Chart: Medicaid Buy-In Increased Revenues and Cost Savings for New York State
People with disabilities want to work but can't take well-paid jobs without losing Medicaid coverage. Medicaid is the ONLY medical insurance, public or private, that provides unlimited, lifelong coverage for medical equipment and supplies, prescription drugs, and personal attendants. A lower-middle-class income won't pay for a $10,000 power wheelchair (which must be replaced every 3-5 years), $1,000/month in prescriptions, or $13,520/year for attendant services (based on 40 hours/week at $6.50/hour, the least one can expect to pay a minimally-qualified attendant in upstate NY). Even the best employer health insurance puts lifetime limits on coverage that people with severe disabilities would exhaust within a few years, and often doesn't pay for attendants at all.
Governor Pataki refused to adopt the program in 1997, citing costs. However, the Medicaid Buy-In can actually pay for itself, when all costs are considered:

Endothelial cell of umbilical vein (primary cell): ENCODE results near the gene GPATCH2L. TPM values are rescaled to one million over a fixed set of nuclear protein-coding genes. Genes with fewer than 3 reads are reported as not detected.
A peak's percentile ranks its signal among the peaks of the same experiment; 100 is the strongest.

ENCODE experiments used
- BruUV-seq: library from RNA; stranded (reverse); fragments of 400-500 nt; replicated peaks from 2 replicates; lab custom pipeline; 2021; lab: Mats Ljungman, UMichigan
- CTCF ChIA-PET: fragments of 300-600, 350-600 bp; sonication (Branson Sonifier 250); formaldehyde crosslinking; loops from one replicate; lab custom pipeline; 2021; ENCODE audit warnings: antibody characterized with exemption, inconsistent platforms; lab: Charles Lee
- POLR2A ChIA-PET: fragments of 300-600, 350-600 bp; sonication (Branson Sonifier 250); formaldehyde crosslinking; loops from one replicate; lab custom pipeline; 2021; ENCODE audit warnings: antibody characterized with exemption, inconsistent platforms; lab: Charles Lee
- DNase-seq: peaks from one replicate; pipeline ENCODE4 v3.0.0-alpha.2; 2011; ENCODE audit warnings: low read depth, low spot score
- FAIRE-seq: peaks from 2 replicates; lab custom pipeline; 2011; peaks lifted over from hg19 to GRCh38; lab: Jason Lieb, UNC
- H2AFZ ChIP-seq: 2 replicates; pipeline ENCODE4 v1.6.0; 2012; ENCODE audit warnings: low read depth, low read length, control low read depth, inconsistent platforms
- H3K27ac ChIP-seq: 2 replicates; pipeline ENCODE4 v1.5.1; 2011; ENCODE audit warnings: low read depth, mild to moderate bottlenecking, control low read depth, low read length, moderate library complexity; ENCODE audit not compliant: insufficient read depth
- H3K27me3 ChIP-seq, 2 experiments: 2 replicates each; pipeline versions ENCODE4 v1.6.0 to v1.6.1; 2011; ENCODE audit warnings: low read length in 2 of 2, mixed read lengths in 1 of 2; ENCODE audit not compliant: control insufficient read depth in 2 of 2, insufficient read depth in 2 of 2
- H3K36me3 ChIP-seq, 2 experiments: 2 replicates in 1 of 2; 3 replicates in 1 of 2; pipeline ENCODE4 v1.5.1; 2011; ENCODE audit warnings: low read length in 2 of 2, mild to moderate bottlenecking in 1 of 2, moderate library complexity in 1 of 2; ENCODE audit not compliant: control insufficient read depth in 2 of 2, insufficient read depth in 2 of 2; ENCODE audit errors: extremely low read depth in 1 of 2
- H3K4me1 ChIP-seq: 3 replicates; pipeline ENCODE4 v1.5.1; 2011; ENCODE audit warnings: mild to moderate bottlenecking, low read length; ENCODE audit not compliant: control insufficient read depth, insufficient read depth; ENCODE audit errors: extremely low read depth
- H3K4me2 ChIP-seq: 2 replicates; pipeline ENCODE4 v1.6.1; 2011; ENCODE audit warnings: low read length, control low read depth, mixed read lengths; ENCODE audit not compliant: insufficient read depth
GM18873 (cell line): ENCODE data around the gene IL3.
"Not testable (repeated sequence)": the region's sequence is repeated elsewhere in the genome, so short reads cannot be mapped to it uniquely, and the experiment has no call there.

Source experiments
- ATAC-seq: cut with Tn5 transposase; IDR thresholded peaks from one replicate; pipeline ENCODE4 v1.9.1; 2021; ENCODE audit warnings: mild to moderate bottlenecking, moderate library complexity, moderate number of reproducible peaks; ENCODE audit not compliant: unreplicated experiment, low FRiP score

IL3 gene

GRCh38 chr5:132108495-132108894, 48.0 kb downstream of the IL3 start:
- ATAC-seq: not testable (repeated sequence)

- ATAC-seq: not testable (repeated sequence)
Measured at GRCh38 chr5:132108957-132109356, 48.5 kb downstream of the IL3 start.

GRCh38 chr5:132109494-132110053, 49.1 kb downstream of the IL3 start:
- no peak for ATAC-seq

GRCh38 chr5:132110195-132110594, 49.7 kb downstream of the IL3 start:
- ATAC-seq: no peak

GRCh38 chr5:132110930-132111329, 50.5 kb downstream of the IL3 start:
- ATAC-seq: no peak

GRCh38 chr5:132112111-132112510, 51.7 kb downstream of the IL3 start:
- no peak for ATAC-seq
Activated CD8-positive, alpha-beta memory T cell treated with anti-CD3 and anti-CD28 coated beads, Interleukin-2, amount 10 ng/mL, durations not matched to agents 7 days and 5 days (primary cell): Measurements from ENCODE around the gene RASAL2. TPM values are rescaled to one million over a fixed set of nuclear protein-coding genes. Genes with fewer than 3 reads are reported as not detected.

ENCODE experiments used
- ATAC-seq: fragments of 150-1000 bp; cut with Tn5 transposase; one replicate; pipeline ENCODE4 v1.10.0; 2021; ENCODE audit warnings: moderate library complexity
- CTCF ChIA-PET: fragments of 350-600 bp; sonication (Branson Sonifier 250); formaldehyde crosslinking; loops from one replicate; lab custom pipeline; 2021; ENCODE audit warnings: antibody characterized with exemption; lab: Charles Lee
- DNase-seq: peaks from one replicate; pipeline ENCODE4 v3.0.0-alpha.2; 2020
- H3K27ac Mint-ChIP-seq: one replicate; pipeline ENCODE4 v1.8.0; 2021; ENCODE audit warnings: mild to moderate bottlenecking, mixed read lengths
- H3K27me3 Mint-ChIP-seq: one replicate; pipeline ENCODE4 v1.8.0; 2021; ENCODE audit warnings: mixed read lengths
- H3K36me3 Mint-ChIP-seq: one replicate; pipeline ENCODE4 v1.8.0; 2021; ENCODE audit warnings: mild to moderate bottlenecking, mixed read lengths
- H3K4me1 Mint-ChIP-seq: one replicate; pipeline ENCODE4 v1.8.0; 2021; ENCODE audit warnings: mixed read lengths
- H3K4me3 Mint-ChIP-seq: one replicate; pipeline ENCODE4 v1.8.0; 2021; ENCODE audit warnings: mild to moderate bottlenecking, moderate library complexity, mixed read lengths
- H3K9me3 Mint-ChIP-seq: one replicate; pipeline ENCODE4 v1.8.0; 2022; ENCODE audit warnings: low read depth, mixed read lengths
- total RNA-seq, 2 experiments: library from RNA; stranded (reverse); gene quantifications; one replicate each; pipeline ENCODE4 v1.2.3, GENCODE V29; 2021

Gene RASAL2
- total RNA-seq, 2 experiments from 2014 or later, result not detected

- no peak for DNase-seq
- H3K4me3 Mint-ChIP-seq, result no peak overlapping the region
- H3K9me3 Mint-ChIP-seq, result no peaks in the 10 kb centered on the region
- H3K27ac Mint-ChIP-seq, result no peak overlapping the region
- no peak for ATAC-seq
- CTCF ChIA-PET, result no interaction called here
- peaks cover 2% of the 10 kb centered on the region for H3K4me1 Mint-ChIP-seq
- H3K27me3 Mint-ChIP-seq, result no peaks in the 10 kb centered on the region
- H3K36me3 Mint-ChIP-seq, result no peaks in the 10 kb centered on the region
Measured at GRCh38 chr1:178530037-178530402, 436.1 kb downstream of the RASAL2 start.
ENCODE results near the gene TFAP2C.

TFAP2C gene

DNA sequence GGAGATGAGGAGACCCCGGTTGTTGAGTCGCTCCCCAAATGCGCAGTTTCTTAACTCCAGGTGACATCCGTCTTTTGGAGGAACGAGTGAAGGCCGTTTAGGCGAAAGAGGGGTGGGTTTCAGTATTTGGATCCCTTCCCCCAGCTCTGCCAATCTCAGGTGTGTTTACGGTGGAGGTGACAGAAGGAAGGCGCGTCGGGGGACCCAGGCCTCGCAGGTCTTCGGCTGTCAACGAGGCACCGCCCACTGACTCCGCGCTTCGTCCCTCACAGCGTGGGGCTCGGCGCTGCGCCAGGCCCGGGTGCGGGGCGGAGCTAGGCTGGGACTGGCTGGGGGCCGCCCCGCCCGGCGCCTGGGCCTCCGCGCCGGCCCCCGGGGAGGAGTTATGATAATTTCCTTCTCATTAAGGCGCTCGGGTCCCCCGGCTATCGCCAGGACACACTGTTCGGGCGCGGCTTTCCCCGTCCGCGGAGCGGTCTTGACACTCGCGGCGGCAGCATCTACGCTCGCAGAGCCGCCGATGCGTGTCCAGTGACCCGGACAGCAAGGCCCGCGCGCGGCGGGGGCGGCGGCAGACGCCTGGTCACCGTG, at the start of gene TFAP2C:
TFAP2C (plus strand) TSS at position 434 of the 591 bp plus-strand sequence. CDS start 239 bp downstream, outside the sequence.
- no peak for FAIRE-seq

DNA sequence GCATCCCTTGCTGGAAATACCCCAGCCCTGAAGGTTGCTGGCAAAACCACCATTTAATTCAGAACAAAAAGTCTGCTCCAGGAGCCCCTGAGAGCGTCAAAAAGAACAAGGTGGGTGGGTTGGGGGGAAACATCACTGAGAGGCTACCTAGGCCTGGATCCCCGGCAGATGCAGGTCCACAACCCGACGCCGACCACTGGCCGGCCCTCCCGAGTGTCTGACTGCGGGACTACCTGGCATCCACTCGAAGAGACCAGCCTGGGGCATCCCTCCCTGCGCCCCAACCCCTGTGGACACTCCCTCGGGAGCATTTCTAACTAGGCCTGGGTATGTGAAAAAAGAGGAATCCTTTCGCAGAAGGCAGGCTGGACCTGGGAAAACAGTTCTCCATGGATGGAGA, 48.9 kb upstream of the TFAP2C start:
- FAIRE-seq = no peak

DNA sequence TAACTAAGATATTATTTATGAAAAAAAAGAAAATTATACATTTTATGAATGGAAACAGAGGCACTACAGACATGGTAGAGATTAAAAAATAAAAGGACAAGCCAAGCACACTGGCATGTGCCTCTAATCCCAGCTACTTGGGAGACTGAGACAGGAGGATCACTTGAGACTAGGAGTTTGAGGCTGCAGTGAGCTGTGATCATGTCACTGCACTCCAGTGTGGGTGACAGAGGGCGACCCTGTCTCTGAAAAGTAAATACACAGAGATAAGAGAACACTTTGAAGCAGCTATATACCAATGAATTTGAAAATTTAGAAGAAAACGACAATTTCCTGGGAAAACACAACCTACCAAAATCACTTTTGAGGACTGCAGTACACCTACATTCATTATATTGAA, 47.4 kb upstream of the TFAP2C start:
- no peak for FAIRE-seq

• New York already pays Medicaid costs for hundreds of thousands of people with disabilities who aren't working, or who don't earn enough to affect their Medicaid eligibility-or pay income taxes.

  • The program is a BUY-IN, NOT a "give-away". For people whose incomes exceed the standard Medicaid threshold, it works just like any other medical insurance. Participants pay a premium in return for coverage, on a sliding scale up to 7.5% of their annual income.

  • People with disabilities who earn up to 450% of the federal poverty level while keeping Medicaid will pay state income taxes and use fewer public benefits. The US Census Bureau estimates that there are about 1.24 million working-age New Yorkers with disabilities. 70%, or 868,000, of them aren't working, according to the last Harris Poll. If each one earns the average annual salary for people with disabilities in integrated jobs cited by NY State's latest Annual Status Report on Integrated Employment--$289/week--they'll pay annual NYS income taxes of over $286 million on total annual income of over $13 billion, pay up to $975 million in premiums, and reduce government benefits costs by $1.6 billion. This will make some $2.4 billion available annually to pay for the Buy-In (see chart, left).